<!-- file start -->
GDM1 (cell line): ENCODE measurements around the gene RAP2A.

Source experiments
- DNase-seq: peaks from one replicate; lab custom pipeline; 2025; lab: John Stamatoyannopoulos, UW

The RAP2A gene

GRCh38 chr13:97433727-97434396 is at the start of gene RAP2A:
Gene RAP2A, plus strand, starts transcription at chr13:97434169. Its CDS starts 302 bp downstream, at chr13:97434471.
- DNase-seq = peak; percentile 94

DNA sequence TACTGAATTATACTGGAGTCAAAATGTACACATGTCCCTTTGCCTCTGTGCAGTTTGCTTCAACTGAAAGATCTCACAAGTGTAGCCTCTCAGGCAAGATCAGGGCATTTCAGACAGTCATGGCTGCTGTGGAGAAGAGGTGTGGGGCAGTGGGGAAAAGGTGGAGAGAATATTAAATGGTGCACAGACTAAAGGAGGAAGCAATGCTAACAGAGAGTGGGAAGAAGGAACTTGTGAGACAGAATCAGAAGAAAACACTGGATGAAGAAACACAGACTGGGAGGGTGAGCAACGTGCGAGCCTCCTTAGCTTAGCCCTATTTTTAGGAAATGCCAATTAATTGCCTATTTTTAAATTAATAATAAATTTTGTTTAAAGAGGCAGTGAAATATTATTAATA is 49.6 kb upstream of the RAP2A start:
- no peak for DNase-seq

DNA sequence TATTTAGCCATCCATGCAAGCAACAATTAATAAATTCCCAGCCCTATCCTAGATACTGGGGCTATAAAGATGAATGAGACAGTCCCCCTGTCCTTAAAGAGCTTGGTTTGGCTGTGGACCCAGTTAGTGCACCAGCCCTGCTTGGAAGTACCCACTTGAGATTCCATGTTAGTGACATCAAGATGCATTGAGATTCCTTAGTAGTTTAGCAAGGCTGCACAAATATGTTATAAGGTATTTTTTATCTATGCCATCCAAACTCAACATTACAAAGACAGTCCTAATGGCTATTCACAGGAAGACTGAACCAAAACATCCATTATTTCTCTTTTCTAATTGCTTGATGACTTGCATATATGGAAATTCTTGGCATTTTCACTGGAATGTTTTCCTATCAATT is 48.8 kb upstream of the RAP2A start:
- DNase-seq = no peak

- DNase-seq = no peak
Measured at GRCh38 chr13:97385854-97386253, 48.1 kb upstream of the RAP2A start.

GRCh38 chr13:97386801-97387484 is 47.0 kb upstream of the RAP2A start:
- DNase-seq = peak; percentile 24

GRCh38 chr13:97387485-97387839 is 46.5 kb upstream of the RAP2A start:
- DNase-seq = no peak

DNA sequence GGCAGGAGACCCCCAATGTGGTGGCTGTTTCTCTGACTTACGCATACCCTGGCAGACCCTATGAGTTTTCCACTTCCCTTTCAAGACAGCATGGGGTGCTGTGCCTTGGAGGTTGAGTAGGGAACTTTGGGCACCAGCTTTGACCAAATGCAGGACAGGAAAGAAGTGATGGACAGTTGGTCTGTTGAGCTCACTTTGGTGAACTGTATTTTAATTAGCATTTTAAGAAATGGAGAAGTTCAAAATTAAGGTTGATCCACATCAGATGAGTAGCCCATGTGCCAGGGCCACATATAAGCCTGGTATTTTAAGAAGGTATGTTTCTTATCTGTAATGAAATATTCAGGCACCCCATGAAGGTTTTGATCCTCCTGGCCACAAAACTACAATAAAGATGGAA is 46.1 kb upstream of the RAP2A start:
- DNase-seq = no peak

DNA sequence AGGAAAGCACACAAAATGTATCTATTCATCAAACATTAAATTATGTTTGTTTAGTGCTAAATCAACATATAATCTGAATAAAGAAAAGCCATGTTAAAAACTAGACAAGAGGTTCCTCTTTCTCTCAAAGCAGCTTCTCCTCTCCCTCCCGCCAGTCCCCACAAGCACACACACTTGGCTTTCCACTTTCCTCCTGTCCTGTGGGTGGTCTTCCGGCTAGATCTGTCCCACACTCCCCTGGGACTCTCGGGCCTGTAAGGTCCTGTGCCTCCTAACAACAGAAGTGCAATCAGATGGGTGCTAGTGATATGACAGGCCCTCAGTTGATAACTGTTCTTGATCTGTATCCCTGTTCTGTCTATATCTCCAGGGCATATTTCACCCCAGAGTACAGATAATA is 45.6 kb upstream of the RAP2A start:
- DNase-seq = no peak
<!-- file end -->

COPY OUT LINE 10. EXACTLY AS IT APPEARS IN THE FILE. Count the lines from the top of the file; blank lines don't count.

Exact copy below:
DNA sequence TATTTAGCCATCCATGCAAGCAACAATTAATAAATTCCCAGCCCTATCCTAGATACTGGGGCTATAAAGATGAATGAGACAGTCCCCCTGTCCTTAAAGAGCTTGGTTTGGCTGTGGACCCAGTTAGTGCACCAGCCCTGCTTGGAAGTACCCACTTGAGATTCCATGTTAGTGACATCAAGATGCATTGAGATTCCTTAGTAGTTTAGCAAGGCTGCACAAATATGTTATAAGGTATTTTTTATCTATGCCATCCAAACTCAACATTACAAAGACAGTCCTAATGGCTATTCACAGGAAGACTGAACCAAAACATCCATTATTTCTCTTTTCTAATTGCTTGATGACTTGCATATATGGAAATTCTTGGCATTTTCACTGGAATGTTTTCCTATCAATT is 48.8 kb upstream of the RAP2A start: